The power of his resurrection.—Philippians 3:10.

There is no sublimer fact in the spiritual history of man than his steady, unwavering belief in his own immortality. Encompassed on every side by darkness, he yet proclaims in every age his unalterable conviction that there is light beyond. Tossed always by storm, and often lost in blinding mists, he yet believes that he is steering straight for that haven which eye has never seen. Faced by the spectre of death, he still perseveres in the certainty that life is all and that death is naught; and when the soul seems to perish he holds that it does but pass, with the wings of the dove, to life and spring and heaven's bloom and the bosom of his God.

I. We may loose the silver cord and break the golden bowl: man will still believe that God is lor him. Take him into the churchyard, wrinkled with its green mounds, and ask with scorn, "Are all these who lie here immortal?" and he will say, "They are." Stoop in the sepulchre and take a handful of dust, and ask, "Was this immortal?" and he will answer with his indomitable "Yes." It is all the more sublime because of the obtrusive violence and tremendous volume of the facts by which it is confronted. Nature and experience and the oblivion of the grave seem to laugh it to scorn. Man lives amid a universe of death. The very ground we tread on is full of the dust of death, of the material particles which have been used by living organisms since the time of Adam; dead genera, dead species, dead generations, dead empires, dead races. As far as outward facts are concerned, as we walk by sight only and not by faith, death seems to be the sole universal despot, and the prodigy of life to be ended with the greater worm. The great and the small, the rich and the poor, are there; servant and master are mingled in undistinguishing death. We know very well that the same fate awaits us, and awaits us soon. The dead are the more in number, and long before another Easter has come round many of us who now sit here will have joined that greater number. Day by day brings us nearer on the downward slope to the rolling waters of that prodigious tide which has swallowed up our fathers. Thinner that curtain of darkness than a spider's web through which day by day, year by year, one by one, we all shall pass, and each one of us shall pass alone. And how strange, how oppressive, how awful, how unbroken is the silence of all these unnumbered dead! From the other side of the curtain not one gleam of light, not one syllable of sound, from all these millions has ever come. The wise man enters the darkness, but out of it he cannot speak even the three words to us which we would barter for all his wisdom. Dante has nothing more henceforth to tell us, nor Shakespeare, nor Milton; childhood and innocence can whisper from it no syllable of consolation to the breaking hearts of father or mother. And generation after generation the children of men, wise and unwise, innocent and guilty, believe in their immortality with a faith insensibly sublime.

II. How is this? It is partly because there is something in man far above the evidence of his senses. What the lips of silent death cannot or will not reveal to him, that God whispers into his soul; and therefore he believes insensibly that death is the semblance, and that life is the reality, even if the mind sinks into dotage and the body into dust. Among nations unenlightened by special revelation this belief has faded into vague hope, and a life of sin does more by far than anything else to weaken and destroy it; but to us who are Christians, to all who are the true children of the Kingdom, God hath in these last days spoken by His Son, and given to us in Him, not a fond expectation, but a sure and certain hope of the resurrection to eternal life. It is Christ alone who in the highest sense has brought life and immortality to light. The tomb is dark no longer; the message of Easter has made it luminous, it is bright henceforth with angel presences; we have learned by fellowship with His suffering to know Christ and the power of His Resurrection.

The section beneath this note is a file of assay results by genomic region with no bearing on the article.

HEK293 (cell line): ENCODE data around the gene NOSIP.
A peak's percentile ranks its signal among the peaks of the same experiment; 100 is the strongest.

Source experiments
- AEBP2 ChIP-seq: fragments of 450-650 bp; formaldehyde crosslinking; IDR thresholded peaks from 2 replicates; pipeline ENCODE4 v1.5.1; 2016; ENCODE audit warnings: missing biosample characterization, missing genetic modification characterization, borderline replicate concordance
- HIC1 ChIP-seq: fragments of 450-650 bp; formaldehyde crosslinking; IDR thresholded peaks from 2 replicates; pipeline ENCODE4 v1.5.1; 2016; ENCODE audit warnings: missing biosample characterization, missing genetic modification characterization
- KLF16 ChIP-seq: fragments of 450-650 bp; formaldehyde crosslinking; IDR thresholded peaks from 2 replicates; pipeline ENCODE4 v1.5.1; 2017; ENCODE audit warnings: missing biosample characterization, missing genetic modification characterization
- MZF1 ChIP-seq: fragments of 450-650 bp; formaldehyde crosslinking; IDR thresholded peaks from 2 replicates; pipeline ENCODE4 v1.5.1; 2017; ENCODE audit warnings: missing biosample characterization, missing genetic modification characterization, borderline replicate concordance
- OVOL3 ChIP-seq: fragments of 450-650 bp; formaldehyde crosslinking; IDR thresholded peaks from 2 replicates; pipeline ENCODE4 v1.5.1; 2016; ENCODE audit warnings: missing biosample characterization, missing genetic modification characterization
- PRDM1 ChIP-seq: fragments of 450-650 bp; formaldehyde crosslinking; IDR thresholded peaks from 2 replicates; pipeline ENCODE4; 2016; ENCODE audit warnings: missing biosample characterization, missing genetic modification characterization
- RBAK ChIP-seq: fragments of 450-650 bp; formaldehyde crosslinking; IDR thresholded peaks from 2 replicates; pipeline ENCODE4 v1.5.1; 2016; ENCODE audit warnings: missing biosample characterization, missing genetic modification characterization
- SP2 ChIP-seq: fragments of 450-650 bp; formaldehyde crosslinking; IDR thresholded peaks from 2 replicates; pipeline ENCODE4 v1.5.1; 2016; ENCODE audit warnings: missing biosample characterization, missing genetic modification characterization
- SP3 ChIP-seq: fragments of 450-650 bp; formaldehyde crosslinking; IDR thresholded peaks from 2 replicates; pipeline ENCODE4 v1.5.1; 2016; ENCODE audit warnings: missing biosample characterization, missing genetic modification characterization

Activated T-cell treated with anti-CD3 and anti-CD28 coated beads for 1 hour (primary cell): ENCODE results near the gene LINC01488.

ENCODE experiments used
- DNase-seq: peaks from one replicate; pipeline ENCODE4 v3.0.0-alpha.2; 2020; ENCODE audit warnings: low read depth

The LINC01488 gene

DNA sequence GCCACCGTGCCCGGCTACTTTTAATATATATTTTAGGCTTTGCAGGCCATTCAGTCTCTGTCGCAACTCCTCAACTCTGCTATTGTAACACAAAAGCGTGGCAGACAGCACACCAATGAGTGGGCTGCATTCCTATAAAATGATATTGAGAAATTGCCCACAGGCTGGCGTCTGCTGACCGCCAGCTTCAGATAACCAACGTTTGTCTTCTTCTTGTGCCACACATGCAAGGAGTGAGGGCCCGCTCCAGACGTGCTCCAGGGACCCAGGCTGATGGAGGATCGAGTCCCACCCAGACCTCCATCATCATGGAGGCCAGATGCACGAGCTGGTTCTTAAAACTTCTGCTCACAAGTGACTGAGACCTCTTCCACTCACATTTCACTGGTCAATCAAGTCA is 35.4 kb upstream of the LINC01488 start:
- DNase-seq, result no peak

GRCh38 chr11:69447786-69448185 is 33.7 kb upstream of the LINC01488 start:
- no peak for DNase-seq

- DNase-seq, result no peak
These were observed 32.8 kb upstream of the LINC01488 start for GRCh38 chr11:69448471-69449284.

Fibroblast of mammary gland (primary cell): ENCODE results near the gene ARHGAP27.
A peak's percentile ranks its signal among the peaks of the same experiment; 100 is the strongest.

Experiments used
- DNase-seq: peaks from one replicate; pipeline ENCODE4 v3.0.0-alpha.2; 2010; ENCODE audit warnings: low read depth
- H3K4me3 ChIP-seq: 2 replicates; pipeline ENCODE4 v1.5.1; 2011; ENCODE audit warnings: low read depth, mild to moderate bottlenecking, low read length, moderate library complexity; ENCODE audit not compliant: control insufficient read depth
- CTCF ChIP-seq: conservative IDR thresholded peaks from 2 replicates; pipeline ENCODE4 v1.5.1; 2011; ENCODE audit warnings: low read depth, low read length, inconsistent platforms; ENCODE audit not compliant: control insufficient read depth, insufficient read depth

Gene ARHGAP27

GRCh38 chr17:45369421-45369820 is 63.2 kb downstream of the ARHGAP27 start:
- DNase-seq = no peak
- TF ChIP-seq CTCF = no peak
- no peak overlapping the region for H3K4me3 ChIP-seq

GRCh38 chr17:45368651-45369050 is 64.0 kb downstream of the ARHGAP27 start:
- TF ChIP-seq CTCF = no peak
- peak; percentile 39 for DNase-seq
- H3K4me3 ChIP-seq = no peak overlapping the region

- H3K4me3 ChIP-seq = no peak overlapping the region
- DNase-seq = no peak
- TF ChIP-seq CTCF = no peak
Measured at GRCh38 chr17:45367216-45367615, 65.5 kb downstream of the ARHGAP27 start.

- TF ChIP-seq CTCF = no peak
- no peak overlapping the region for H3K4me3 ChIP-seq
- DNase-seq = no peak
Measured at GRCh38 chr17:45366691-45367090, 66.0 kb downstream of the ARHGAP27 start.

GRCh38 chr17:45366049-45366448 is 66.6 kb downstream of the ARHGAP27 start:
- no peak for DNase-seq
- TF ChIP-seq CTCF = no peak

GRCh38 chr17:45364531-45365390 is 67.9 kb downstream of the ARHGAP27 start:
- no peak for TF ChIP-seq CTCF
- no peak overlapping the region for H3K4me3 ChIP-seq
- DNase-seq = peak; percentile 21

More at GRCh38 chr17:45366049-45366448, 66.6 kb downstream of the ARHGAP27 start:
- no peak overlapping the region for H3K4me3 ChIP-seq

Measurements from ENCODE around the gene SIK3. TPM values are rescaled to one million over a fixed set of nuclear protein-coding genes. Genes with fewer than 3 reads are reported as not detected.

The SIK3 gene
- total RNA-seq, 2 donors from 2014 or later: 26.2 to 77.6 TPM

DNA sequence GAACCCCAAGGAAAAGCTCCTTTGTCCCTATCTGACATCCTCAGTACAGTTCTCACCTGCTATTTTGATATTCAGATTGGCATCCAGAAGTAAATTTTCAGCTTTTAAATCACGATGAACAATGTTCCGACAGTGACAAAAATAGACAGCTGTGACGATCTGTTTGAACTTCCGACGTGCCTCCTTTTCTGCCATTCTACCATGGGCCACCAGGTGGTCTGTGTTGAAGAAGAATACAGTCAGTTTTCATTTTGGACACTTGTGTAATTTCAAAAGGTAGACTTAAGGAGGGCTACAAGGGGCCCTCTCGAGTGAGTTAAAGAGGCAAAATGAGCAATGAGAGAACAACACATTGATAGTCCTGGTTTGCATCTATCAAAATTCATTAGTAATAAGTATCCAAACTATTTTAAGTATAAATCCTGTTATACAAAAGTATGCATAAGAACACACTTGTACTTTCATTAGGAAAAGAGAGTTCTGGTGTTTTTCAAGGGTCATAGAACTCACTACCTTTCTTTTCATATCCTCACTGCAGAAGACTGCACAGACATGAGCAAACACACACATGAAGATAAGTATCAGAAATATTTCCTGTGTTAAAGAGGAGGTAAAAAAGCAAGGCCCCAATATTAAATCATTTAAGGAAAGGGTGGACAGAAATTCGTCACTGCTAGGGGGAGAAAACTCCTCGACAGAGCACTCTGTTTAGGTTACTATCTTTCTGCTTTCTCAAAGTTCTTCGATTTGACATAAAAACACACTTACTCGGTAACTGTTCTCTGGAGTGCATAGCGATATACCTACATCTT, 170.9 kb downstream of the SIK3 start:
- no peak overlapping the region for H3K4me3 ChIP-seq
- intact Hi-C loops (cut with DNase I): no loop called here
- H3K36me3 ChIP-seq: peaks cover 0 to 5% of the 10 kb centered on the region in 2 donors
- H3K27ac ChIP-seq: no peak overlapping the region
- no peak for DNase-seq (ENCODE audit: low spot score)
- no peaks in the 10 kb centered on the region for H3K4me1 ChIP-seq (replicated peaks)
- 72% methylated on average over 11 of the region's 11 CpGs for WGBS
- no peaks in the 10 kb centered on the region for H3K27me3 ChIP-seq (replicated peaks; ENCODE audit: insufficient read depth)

That Resurrection is the central fact of all Christianity. To the Christian it needs no further proof; as certainly as we live, as certainly as we shall die, so certainly we believe that Christ rose and that with Him we too shall rise.

III. But we must never forget that as the Resurrection is not an isolated, so it is not a secondary fact.—The apostles, the early witnesses of the Church of God, put it in the very forefront of their testimony. By the stupendous importance of its meaning, it stands side by side with the Creation. That was the victory of Omnipotence over nothingness; this is the victory of Omnipotence over dissolution. Both are parts of the same divine universal work of love, the redemption of mankind. There are some, there are many, in these days who would fain persuade us that Christianity would still be Christianity if we gave up altogether the supernatural. It is a delusion, as St. Paul told us nearly nineteen centuries ago. If no living Christ issued forth from the garden-sepulcher, that becomes the grave not of man only, but of a religion, with all the hopes based upon it, and all the splendid enthusiasms which it has inspired. "If Christ be not risen, then is our preaching vain, and your faith is also vain. Yea, and we are found false witnesses of God";—you see how little St. Paul evades the full brunt of the issue—" we are found false witnesses of God because we have testified of God that He raised up Christ." If the dead are not raised, if Christ be not raised, then your faith is vain; ye are yet in your sins, ye have not then been redeemed; "then they also who have fallen asleep in Christ have perished. If in this life only we have hope, we are of all men most miserable." St. Paul confesses that if we give up the resurrection we give up everything with it.